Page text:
What are the terms of the loan?
Does the loan have fixed-rate interest?
Is there a prepayment clause?
Are there any other fees associated with the loan?
How much is your penalty for late payments?
As you can see, there are a lot of advantages of taking out a personal loan. On the flip side, there are a few drawbacks.
If you took out a personal loan without a co-signer and do not make the scheduled payments, the lending institution can sue you in a court of law for the money owed. As a result, you would have to not only pay the loan off in full but also pay hefty attorney fees and court costs. If you had a co-signer, the lender will go after that person to recoup the loaned money.
As you look over the contract for a personal loan, pay close attention to any “prepayment” clause. What that means is if you pay the loan off in full before the scheduled due date, the lender can penalize you via a hefty fine.
Always select a reputable lending institution, preferably the bank where you do business. Unfortunately, scammers have come up with a host of ways to cheat innocent consumers. One involves luring people in with phony advertising that promises the moon but delivers nothing.
An advanced fee loan is another example. In this scam, the so-called lender requires you to pay an upfront fee in exchange for the loan. As you can imagine, the minute you pay the fee, the “lender” disappears.
As mentioned, if you have less-than-perfect credit, and you only need to borrow a relatively small amount, it might be better to take money out against a credit card than to use a personal loan with a high interest rate. If you lack excellent credit, make sure you visit a lender that has a unique program for people in your situation.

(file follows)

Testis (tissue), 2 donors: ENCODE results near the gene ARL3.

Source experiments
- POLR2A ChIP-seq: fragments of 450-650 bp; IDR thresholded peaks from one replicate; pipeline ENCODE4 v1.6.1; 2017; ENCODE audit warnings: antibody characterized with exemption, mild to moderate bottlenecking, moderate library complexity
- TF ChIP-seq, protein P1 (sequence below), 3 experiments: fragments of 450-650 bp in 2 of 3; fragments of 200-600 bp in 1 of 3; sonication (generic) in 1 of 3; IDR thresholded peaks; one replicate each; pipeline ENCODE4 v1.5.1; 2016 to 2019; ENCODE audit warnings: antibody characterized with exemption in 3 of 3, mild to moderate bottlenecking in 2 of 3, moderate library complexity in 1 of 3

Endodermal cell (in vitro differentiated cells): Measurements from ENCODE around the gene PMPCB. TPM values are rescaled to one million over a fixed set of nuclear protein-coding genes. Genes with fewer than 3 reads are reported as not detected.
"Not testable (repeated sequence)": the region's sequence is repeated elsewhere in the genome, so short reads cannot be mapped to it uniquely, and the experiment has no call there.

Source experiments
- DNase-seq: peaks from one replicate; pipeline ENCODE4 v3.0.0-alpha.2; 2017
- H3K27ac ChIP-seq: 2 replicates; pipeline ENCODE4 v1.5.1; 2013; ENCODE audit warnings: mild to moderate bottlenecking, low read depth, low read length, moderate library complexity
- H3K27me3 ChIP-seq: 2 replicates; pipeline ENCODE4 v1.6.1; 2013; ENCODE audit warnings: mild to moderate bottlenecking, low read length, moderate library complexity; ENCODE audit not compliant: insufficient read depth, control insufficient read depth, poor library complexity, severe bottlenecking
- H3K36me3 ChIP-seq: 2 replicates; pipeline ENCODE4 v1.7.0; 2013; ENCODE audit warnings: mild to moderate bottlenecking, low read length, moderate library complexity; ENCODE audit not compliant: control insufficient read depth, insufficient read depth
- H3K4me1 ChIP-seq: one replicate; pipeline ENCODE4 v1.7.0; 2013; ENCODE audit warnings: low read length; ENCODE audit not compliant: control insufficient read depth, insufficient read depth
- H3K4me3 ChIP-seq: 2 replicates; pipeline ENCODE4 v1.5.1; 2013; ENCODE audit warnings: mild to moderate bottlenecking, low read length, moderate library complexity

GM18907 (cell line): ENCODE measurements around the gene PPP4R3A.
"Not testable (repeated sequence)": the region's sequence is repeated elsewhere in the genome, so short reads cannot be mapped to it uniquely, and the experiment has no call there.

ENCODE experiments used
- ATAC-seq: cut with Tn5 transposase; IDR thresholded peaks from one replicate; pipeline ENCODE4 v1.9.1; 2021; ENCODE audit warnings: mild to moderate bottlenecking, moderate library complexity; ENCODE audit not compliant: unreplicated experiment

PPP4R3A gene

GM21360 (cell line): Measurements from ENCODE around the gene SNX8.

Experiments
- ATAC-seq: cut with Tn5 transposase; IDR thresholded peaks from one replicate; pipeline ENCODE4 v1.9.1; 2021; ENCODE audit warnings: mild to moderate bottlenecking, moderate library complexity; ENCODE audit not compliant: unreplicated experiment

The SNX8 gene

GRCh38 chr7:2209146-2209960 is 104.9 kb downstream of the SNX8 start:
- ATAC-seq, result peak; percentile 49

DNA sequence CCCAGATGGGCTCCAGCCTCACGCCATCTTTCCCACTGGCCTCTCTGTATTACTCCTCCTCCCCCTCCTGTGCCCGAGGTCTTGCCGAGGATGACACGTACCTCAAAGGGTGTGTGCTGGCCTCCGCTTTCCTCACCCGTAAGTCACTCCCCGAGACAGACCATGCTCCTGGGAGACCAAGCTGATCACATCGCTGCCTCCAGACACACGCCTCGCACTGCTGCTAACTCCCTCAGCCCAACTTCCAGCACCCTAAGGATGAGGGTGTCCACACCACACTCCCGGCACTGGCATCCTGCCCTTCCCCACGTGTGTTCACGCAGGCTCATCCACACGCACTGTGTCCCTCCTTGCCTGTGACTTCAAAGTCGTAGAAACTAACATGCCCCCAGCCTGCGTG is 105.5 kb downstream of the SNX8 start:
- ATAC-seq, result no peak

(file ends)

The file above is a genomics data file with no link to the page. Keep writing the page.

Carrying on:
When to Avoid Personal Loans
Although personal loans serve as a useful tool in many situations, there are times to avoid them. In addition, only secure a personal loan for the minimal amount you need and nothing more. After all, you want money to help with a specific issue, not put you at risk for financial disaster.
You should never take out a personal loan for unnecessary things. As an example, you have several friends taking a cruise and they ask you to go along. However, you aren’t in a financial position to do that at this time. Instead of taking out a loan, you would be better off putting money aside each month in a high-interest savings account and then taking a cruise the following year.
Rebuilding Your Credit
If you have bad credit, you should do everything humanly possible to increase your score. However, you should avoid using personal loan money to pay down (or pay off) old debt. The reason is you’ll spend too much on interest.
Even if you want a dream wedding, a vacation of a lifetime or the latest computer system on the market, avoid a personal loan. Using the money that you saved instead of taking out a loan will force you to spend what you can actually afford. For big, one-time purchases, plan ahead and put money from your income aside until you have enough.
The Bottom Line
There are multiple instances when a personal loan makes perfect sense. If you can secure a low interest rate and excellent terms from a respected lender, this kind of loan offers incredible benefits. Have more questions? Check out our loans guide!